They tested 13 human pathogens and ginger proved to be a very powerful antifungal agent. It was suggested that it could be used in practical therapy.
A 2009 report in the American Journal of Applied Sciences found ginger extract to be a powerful antifungal and a potentially effective treatment for candidiasis (6).
A report published in 2014 in the International Journal of Immunopathology and Pharmacology concluded that ginger could be a safe, effective treatment for urinary tract infections as well as increasing immunity (7).
With science to back up the claims and many naturopaths recommending ginger as a treatment for a number of conditions, UTI among them, it is safe to say that for many people it could be a viable treatment. Even medical doctors are recognizing the potent properties of this multipurpose spice and are recommending it to their patients for UTI and other health issues.
Side Effects and Risks
Ginger can have some side effects which are typically associated with overuse or exceeding around 1500 mg per day or people who are sensitive to it. In rare cases a person may have an allergy to ginger which can cause some problems.
For the majority of the population though, ginger is completely safe and can be used in moderation with little or no ill effects. Any minor side effects typically decrease or disappear after several uses and the body adjusts to it.
Some of the more common side effects of using ginger in large quantities include:
- Stomach upset or discomfort
- Skin irritation (topical application)
- Mouth irritation
- Heavier menstrual period
These are some less common side effects of ginger. If you experience any of these symptoms contact your healthcare provider immediately:
- Bleeding or increased risk of bleeding
- Slower blood clotting
- Easy bruising
- Irregular heartbeat
- Worsening of heart condition
- Sudden drop in blood pressure
- Decrease in blood sugar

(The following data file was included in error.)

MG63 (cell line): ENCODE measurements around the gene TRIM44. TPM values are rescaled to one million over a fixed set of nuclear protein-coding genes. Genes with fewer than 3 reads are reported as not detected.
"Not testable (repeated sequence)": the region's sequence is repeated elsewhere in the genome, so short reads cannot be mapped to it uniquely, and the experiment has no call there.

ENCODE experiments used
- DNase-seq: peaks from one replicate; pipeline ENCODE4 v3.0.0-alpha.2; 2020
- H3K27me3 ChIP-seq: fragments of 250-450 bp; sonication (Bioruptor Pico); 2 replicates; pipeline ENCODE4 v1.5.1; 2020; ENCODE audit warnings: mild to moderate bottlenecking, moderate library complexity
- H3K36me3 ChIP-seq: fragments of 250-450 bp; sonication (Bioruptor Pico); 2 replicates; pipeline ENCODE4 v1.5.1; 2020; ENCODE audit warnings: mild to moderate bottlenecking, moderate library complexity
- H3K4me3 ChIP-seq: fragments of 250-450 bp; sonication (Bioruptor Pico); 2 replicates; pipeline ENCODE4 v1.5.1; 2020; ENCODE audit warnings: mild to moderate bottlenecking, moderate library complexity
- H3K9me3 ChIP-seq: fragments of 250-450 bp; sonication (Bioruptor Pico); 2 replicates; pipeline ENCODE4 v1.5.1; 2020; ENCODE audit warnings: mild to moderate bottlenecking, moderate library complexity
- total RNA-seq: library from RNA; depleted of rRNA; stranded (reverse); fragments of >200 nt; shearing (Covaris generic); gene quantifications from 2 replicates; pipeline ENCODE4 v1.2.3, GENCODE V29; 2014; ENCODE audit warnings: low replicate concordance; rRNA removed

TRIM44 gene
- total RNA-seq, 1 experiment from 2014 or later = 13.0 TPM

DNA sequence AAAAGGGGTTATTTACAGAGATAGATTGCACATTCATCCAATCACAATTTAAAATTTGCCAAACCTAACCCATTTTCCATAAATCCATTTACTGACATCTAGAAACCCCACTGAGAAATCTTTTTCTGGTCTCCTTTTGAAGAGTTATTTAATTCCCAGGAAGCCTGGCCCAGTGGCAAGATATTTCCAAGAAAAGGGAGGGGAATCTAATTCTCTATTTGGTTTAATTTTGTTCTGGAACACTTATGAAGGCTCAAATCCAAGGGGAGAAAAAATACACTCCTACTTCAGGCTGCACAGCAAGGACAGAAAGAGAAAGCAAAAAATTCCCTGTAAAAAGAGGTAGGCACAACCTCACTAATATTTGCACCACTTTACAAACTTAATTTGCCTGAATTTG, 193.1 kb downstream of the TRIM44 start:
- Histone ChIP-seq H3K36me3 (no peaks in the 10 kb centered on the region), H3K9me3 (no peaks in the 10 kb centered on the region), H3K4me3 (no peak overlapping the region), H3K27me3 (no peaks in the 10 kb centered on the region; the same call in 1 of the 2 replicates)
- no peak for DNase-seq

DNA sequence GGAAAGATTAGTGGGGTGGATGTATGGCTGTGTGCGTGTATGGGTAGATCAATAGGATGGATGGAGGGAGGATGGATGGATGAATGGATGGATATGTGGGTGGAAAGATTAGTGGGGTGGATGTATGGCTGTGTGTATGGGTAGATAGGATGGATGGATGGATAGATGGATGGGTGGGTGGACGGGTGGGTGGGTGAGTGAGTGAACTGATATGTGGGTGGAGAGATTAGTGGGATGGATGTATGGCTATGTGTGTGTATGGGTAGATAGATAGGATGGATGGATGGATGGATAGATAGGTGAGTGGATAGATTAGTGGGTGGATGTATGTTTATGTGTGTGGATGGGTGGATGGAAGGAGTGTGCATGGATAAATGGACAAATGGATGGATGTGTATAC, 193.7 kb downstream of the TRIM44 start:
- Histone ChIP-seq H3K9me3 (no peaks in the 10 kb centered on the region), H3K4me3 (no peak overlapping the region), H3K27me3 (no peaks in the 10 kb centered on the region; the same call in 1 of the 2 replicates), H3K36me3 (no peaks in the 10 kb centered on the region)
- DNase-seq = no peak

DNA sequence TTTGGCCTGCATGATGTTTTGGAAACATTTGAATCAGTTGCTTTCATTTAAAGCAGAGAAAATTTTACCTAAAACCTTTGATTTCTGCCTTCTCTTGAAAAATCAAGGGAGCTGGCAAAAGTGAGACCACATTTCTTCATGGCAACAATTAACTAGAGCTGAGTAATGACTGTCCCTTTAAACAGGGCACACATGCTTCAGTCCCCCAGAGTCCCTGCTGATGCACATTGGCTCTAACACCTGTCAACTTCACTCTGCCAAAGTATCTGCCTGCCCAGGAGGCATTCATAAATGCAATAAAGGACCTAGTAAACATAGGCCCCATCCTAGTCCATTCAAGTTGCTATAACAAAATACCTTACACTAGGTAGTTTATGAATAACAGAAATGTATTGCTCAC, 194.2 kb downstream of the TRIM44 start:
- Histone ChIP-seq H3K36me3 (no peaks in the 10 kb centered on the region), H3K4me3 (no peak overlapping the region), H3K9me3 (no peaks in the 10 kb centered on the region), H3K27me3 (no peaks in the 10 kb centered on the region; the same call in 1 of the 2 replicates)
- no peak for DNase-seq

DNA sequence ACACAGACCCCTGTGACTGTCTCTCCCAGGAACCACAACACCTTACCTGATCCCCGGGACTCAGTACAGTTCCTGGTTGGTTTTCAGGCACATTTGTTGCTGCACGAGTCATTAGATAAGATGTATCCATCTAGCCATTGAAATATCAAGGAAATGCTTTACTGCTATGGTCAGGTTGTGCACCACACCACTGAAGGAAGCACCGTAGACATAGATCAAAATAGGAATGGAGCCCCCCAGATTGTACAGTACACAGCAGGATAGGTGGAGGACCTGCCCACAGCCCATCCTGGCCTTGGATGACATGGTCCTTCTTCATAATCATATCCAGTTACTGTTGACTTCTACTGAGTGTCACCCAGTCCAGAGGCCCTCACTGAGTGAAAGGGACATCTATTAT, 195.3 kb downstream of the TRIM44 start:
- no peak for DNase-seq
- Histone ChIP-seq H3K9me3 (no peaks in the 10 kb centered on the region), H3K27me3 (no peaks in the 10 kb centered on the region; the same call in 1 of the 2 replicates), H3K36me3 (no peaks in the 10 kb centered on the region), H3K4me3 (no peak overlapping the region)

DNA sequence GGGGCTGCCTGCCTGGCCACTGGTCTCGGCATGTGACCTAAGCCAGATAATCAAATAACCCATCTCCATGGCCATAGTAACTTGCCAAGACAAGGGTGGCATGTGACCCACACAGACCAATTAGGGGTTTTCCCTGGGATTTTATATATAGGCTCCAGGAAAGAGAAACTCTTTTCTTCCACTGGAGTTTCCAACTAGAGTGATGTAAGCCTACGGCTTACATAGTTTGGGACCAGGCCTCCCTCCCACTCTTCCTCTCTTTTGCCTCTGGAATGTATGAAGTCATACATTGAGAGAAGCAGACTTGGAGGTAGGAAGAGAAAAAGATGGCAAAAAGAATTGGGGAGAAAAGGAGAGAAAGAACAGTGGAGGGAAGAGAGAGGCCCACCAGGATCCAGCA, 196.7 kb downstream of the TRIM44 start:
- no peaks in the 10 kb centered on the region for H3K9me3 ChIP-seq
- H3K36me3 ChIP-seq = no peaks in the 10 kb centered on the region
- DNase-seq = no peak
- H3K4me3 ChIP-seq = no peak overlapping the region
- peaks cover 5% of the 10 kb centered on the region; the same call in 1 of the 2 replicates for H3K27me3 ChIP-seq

Anaphylaxis is a serious allergic reaction to a substance. If you experience any of these symptoms, call 911 or go to your nearest emergency department. Signs of an allergic reaction to ginger include:
- Difficulty breathing
- Swelling of the tongue, lips, throat, and face
- Difficulty swallowing
Ginger can interact with certain medications. If you are taking any of these prescription drugs you should talk to your doctor before adding ginger to your diet in any way.
Medications that may cause a moderate interaction include:
- Anticoagulant drugs
- Antiplatelet drugs
- Warfarin or Coumadin
Drugs that may cause a minor interaction include:
- Diabetes medications
- Calcium Channel Blockers for hypertension
Ginger is deemed “possibly safe” for pregnant women to take orally as a medicine.
There is some controversy about it though.
Some researchers have linked excessive use of ginger to miscarriage in early pregnancy.
However, the majority of studies that involve pregnant women suggest that ginger, when used in moderation, is safe for pregnant women and their unborn children and may easy morning sickness.
Some doctors do advise stopping the use of ginger in the weeks before the woman’s due date because of the risk of bleeding.
If you are pregnant and would like to take ginger you should talk to your doctor to make sure he or she is on board and feels it is a safe option for you.
How to Add Ginger to Your Diet
There are so many ways to add ginger to your diet.
One of the most common is ginger tea.
You can use a prepared tea bag and steep in hot water (not boiling) for about 7 minutes.
Alternatively, you can cut and peel a couple of pieces of fresh ginger and drop them into hot water.
Let it steep for seven to ten minutes.
Add your favorite sweetener like honey, monk fruit, or sucanat.
Grate fresh ginger over your chicken, lamb, fish, or vegetables for a nice spicy kick.